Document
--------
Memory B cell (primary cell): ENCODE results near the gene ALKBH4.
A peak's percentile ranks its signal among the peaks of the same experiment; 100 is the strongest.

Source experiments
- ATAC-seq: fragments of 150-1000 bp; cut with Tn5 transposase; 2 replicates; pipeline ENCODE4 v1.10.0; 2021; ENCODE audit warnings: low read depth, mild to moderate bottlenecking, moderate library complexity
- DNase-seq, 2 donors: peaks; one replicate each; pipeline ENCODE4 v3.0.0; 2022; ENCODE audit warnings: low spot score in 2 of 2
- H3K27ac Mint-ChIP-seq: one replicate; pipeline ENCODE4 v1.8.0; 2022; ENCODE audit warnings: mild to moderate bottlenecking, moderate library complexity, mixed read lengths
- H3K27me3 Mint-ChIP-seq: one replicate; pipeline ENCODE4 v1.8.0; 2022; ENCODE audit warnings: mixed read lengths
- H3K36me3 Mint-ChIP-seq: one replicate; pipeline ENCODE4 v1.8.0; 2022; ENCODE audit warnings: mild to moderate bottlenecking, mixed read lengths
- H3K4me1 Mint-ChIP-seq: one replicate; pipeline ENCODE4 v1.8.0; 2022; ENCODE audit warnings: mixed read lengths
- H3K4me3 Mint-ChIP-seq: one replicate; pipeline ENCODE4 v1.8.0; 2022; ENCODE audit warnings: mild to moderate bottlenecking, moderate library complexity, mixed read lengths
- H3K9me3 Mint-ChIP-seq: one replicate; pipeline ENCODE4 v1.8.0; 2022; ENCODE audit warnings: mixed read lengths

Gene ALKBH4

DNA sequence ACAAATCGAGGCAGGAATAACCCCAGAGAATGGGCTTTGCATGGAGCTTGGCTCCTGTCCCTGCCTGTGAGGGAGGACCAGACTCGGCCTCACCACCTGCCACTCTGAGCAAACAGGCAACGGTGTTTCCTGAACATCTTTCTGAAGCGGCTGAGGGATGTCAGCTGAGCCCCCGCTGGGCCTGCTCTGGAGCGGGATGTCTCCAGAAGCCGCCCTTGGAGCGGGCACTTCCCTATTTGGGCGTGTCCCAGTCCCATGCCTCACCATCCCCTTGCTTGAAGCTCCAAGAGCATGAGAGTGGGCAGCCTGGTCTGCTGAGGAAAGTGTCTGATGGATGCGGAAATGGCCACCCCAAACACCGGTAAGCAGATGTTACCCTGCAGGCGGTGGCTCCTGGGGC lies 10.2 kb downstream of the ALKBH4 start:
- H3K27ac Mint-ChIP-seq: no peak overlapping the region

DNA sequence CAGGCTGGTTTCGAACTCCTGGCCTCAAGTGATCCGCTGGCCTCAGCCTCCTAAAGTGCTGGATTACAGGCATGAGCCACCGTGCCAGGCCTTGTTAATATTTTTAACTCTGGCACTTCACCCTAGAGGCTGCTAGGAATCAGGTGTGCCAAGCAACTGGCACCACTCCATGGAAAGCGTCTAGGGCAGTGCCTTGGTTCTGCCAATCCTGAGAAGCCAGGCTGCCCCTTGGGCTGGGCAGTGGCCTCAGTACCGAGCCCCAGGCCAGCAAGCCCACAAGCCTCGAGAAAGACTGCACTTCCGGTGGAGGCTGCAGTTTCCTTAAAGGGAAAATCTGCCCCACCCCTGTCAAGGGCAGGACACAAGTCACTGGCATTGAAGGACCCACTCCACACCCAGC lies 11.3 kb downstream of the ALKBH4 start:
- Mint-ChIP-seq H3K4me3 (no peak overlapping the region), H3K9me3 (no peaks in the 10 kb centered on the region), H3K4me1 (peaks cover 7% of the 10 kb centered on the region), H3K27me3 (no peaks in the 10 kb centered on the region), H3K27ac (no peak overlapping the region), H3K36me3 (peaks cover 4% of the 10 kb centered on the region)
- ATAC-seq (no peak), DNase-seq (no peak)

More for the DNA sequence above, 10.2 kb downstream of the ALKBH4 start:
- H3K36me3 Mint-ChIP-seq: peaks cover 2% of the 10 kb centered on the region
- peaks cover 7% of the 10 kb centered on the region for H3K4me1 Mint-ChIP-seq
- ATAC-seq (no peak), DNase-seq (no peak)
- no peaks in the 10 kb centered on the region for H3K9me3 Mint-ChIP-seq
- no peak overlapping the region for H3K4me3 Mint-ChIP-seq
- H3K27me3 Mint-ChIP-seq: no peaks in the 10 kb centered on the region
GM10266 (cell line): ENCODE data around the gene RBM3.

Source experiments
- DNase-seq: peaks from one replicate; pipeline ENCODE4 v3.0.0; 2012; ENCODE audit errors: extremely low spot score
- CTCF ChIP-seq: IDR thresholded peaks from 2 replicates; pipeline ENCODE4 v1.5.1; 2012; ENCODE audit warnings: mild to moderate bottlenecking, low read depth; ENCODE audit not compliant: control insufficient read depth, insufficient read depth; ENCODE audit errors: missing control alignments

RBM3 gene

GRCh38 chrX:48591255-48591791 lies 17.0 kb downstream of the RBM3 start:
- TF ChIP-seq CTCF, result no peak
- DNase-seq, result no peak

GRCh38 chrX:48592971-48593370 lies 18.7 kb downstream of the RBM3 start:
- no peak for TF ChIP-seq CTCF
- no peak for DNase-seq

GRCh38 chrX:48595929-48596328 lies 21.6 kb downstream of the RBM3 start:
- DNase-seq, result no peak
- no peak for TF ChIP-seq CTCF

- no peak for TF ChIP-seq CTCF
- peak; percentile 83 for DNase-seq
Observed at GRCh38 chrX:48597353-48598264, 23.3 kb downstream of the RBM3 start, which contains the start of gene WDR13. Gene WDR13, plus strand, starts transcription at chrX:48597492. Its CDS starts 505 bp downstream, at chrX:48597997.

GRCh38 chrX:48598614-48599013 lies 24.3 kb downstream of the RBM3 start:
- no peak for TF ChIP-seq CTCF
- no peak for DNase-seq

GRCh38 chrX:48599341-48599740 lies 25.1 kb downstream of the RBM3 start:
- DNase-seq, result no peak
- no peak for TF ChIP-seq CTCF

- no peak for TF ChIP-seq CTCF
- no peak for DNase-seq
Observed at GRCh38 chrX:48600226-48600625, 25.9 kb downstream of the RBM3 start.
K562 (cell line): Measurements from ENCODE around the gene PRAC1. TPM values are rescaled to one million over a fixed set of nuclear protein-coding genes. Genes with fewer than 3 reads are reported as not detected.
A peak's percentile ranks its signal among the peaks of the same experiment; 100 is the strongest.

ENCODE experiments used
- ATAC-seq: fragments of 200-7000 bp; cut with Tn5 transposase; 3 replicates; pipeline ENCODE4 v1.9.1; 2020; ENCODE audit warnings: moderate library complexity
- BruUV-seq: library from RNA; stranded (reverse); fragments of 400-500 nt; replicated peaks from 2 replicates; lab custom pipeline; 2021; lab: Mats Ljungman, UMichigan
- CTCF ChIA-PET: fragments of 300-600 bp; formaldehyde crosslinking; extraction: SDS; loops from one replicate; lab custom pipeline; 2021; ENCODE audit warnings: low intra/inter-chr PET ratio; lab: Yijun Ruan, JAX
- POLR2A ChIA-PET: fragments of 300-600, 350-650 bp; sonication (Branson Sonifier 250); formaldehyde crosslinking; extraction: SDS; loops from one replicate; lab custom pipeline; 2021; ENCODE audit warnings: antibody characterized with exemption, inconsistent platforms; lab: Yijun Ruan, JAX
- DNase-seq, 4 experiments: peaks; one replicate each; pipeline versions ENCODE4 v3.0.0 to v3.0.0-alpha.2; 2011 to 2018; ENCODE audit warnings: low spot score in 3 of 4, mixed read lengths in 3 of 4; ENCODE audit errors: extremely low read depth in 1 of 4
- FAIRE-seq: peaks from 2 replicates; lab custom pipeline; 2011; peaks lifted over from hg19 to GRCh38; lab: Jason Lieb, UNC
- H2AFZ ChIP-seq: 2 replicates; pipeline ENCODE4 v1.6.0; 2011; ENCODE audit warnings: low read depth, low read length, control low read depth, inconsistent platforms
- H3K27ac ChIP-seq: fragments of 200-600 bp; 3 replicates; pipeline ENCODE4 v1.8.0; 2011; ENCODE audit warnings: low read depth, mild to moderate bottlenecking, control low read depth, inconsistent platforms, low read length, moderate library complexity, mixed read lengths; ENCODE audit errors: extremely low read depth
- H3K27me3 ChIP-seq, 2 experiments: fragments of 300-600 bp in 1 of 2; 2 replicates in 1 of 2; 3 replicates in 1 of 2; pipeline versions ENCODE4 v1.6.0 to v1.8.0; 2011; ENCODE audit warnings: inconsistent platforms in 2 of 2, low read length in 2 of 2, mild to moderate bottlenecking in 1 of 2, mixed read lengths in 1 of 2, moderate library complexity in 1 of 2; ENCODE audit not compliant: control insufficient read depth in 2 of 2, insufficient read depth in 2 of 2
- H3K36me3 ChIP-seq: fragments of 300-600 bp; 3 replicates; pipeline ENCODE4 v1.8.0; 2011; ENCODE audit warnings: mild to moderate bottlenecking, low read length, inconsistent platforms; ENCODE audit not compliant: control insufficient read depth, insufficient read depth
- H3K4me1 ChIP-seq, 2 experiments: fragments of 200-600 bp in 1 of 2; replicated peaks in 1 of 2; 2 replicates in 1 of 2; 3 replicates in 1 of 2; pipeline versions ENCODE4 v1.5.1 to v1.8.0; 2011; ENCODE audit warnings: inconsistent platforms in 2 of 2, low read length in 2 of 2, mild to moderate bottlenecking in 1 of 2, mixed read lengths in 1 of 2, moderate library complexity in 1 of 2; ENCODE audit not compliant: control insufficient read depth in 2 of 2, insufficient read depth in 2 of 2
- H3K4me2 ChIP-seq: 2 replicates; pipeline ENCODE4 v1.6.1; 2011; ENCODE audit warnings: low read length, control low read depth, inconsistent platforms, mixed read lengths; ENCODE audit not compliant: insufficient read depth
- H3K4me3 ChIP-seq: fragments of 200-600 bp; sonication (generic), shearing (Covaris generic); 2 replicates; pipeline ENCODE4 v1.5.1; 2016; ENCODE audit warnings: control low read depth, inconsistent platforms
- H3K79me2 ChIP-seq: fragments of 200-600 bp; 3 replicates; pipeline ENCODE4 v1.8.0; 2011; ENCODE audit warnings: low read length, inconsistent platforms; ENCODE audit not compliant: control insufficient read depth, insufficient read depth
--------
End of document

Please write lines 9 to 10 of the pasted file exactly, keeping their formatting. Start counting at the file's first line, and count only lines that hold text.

- H3K4me1 Mint-ChIP-seq: one replicate; pipeline ENCODE4 v1.8.0; 2022; ENCODE audit warnings: mixed read lengths
- H3K4me3 Mint-ChIP-seq: one replicate; pipeline ENCODE4 v1.8.0; 2022; ENCODE audit warnings: mild to moderate bottlenecking, moderate library complexity, mixed read lengths